Remember Silly Putty? The rubbery stuff, in the egg?
It stretches, it bounces, it copies pictures out of comic books.
Yeah, that stuff.
It was invented in Schenectady!
Unless it wasn't.
But it probably was.
Like most stories of invention, the one behind Silly Putty has its competing claims. But a new exhibit at the Schenectady Museum traces the wonderful rubbery substance to a failed experiment at a GE lab in Schenectady.
It all started when GE researcher James Wright incorrectly labeled a chemical during an experiment in the 1940s.
Wright was working on creating a synthetic rubber. During World War II, the US feared being cut off from natural rubber supplies in Japan. They needed rubber to make tires, boots and gas masks, so GE and other research companies went to work on a rubber substitute.
As the story goes, Wright incorrectly labeled an ingredient, and the substance he created bounced when it accidentally landed on the floor. He sent the new substance to other engineers to see if they could find use for it.
Eventually it made its way to a toy store owner -- Ruth Fallgatter -- in New Haven, Connecticut. The idea for the egg shaped container came from a marketer, Peter Hodgson, who had a lot to do with the toy's early success.
Silly Putty says that Wright was the actual inventor, but where it was discovered is the fact that's fuzzy. The company claims Wright was in New Haven at the time of the discovery.
Schenectady says it was discovered here, at GE Research.
Chris Hunter, the curator at the Schenectady Museum says they verified Schenectady's claim in a variety of ways: They referenced articles from the time period. They found information in a 1960s book, Silicones Under the Monogram, that supported the Schenectady story, and they obtained anecdotal reports from locals living in the area at the time that Wright lived in the area (and that kids living in GE's surrounding neighborhoods would get samples of the bouncy putty).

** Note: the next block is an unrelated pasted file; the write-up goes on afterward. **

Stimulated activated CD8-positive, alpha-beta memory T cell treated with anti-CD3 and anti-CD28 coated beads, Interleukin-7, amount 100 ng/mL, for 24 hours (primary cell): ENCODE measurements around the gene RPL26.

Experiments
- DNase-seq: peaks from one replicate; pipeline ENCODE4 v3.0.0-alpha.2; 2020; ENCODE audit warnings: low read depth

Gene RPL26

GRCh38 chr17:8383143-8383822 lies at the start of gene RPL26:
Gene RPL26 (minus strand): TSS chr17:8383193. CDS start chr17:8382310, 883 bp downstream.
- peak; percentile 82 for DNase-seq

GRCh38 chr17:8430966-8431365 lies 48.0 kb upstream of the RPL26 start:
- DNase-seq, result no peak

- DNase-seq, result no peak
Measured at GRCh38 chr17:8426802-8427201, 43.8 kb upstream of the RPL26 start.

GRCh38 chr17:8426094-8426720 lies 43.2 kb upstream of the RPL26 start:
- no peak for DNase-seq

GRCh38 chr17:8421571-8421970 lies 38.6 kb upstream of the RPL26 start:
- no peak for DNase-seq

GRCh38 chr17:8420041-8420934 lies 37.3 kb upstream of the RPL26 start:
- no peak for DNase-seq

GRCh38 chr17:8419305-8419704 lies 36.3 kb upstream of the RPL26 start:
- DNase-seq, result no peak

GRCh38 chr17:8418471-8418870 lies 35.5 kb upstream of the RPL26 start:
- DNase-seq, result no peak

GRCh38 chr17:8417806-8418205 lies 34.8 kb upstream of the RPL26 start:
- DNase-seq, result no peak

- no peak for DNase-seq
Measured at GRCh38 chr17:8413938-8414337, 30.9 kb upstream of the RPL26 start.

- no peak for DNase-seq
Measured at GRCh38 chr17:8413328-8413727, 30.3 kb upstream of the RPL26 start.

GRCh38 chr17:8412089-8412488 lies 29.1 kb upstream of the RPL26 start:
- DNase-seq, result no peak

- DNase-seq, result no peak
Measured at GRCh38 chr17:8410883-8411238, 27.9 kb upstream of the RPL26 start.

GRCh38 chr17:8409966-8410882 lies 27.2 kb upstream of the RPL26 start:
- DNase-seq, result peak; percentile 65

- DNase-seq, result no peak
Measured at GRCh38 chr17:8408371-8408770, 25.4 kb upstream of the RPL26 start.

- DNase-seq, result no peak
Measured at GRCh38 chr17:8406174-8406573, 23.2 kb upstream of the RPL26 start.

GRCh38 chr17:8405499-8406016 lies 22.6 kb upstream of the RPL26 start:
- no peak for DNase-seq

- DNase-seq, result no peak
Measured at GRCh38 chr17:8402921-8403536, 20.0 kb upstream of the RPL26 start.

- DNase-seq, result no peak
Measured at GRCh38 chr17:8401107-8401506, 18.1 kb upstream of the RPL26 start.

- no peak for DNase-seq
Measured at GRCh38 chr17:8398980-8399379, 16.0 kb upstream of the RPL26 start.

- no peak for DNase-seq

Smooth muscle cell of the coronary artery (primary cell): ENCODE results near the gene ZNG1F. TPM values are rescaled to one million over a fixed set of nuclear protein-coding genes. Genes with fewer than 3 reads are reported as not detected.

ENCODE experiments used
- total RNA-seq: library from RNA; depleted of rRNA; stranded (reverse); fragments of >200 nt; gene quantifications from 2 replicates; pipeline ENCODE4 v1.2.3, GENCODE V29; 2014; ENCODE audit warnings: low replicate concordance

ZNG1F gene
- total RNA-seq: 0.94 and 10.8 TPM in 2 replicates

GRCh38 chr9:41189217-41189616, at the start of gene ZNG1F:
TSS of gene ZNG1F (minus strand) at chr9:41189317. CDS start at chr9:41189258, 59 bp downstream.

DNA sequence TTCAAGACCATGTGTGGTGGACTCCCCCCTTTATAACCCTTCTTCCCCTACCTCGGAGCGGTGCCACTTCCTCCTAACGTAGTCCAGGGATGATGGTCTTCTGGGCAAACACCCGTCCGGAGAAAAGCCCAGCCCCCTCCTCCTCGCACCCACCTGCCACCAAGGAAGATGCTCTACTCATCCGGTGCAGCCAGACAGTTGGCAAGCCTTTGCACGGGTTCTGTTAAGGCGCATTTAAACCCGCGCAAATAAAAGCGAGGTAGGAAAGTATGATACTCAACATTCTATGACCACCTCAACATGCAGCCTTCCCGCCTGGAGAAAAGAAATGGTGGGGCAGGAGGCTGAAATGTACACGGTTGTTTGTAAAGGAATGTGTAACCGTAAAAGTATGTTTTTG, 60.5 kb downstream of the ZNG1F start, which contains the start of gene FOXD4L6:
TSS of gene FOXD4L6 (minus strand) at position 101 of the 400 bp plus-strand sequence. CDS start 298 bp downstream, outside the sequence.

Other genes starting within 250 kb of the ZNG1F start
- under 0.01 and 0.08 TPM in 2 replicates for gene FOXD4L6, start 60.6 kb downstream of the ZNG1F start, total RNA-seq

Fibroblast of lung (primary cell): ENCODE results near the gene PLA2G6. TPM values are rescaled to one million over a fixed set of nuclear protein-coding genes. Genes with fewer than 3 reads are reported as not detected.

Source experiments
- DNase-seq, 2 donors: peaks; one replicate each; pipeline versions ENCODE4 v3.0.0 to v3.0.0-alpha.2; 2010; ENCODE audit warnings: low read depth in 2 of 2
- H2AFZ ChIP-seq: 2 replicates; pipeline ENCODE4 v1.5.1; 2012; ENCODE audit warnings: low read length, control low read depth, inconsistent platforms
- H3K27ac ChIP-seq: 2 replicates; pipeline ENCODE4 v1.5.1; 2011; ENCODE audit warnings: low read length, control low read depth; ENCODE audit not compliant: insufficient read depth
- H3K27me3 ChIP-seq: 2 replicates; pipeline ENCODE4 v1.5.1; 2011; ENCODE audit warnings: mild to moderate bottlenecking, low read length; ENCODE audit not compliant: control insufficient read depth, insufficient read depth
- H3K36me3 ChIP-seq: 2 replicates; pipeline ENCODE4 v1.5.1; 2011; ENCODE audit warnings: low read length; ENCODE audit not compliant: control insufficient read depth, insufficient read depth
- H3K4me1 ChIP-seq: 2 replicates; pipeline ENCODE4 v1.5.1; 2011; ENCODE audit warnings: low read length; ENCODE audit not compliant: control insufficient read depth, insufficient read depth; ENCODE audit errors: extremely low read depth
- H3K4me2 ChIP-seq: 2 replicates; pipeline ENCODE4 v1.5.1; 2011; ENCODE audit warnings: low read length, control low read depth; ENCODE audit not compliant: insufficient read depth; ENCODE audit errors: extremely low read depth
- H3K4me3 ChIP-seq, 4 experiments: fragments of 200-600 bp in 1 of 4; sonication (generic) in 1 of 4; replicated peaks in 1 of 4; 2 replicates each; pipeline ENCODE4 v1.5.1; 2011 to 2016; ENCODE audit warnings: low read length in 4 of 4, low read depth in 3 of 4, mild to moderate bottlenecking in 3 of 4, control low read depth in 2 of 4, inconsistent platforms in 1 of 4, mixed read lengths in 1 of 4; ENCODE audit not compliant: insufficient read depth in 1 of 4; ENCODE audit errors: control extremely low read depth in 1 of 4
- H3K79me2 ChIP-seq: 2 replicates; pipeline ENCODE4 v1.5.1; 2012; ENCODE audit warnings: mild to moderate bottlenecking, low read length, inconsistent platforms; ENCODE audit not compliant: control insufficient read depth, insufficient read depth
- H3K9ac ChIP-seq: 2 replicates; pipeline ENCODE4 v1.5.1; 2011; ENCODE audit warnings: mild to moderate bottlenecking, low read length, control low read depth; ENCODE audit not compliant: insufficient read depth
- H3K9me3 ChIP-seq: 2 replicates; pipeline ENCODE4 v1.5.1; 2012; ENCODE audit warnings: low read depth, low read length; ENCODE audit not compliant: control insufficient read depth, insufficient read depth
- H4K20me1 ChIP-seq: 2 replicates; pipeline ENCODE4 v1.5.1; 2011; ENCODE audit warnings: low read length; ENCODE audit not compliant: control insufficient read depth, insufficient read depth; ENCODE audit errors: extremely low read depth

And New Haven doesn't seem to be staking a claim to the stretchable, moldable, bounceable substance. The New Haven Museum has a list of "New Haven Firsts" on its website, including the invention of the frisbee, phone book and tape measure. There's no mention of the putty. If something that fun came from your town -- wouldn't you tell people about it?
Fun facts about Schenectady's Silly Putty
+ From Schenectady to the moon -- Silly Putty traveled on Apollo 8.
+ Doctors and physical therapists use it for stress-reduction and p.t.
+ According to Dr. Joe Schwarcz' book The Genie in the Bottle, the idea for Disney's film Flubber (a remake of The Absent Minded Professor from 1961) is based around the experiments of scientists trying to make rubber-like substances in the 1940s and 50s
+ You can try to make a homemade version of Silly Putty with this recipe. Or you can buy it (and shatter it with a hammer, stretch it until it breaks, or a number of other fun activities) in the museum store at the Schenectady Museum
+ Always put your Silly Putty back in its egg. And remember there's nothing else like it.
We'd really like you to take part in the conversation here at All Over Albany. But we do have a few rules here. Don't worry, they're easy. The first: be kind. The second: treat everyone else with the same respect you'd like to see in return. Cool? Great, post away. Comments are moderated so it might take a little while for your comment to show up. Thanks for being patient.